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Dr. King

-written by Jamie Martin, FHForward President


This photo is how we remember Dr. King. His legacy today is one of a hero for Civil Rights. His words are now a national treasure, archived in the Library of Congress. One line from his I Have a Dream speech at the March on Washington has been particularly popular in recent years:


I have a dream that my four little children will one day live in a nation where they will not be judged by the color of their skin but by the content of their character.


This is a beautiful quote! And yet... Dr. King said so much more in that moment. If we wonder what he might have thought about critical studies or systemic racism, we have only to look more closely. Indeed, his speech begins...


In a sense we've come to our nation's capital to cash a check. When the architects of our republic wrote the magnificent words of the Constitution and the Declaration of Independence, they were signing a promissory note to which every American was to fall heir. This note was a promise that all men, yes, black men as well as white men, would be guaranteed the "unalienable Rights" of "Life, Liberty and the pursuit of Happiness." It is obvious today that America has defaulted on this promissory note, insofar as her citizens of color are concerned. Instead of honoring this sacred obligation, America has given the Negro people a bad check, a check which has come back marked "insufficient funds."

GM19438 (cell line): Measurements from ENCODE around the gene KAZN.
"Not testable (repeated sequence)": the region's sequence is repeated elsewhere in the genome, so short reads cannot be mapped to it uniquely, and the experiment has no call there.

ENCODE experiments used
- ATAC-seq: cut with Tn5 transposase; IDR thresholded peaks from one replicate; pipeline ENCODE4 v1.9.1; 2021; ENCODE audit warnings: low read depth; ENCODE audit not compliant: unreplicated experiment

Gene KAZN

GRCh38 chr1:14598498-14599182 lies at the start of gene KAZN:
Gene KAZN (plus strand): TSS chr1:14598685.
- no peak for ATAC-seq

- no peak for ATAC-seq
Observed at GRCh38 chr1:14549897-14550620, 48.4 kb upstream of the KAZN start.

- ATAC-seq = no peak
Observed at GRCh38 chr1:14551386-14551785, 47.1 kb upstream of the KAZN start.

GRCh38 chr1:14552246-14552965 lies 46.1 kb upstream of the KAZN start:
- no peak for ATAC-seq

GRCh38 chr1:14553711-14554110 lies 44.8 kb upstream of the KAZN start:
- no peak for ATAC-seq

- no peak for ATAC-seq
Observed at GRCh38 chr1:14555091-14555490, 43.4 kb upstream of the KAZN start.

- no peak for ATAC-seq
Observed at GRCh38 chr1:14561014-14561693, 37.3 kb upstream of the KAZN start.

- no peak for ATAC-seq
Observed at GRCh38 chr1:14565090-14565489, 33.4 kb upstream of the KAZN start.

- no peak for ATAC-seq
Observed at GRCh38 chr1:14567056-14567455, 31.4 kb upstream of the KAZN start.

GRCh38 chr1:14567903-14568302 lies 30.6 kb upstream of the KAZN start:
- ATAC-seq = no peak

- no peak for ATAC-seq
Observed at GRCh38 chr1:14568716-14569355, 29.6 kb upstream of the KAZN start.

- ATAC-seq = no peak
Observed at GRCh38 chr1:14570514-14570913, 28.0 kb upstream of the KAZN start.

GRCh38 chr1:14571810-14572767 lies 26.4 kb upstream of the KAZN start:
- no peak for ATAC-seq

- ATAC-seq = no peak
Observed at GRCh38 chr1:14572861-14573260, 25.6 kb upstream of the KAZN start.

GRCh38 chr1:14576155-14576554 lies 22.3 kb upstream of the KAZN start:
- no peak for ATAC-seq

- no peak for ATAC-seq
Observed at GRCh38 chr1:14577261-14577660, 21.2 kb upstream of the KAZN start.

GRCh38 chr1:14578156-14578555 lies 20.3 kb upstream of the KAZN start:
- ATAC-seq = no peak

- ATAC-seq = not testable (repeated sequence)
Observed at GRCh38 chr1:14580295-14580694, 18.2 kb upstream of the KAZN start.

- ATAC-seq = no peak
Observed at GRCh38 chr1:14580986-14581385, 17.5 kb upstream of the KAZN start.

Indeed, Dr. King was a radical. His message was bold; he firmly demanded when he spoke to "the tranquilizing drug of gradualism" and "the fierce urgency of now." Consider this message about civil unrest:


It would be fatal for the nation to overlook the urgency of the moment.... those who hope that the Negro needed to blow off steam and will now be content will have a rude awakening if the nation returns to business as usual. And there will be neither rest nor tranquility in America until the Negro is granted his citizenship rights. The whirlwinds of revolt will continue to shake the foundations of our nation until the bright day of justice emerges.


For his radical message, Dr. King was arrested, and his home was bombed; he was surveilled by the FBI for communist and socialist sympathies; and eventually, he was martyred. None would dare suggest today that King was anything less than a patriot. And yet, there were those who believed he went too far, caused too much trouble, focused too much on the problem.


In fact, one text about Dr. King (and another about Rosa Parks) was recently banned in multiple states where laws have passed concerning divisive concepts. This can give us pause. What will tomorrow's generation think of advocates who face the same charges today? During Black History Month, I invite our community to consider Dr. King's work in context- the whole of his message from both written and spoken word. I believe if we do so, we will find much we can apply today.


"White Americans must recognize that justice for black people cannot be achieved without radical changes in the structure of our society.

Where Do We Go from Here? 1967

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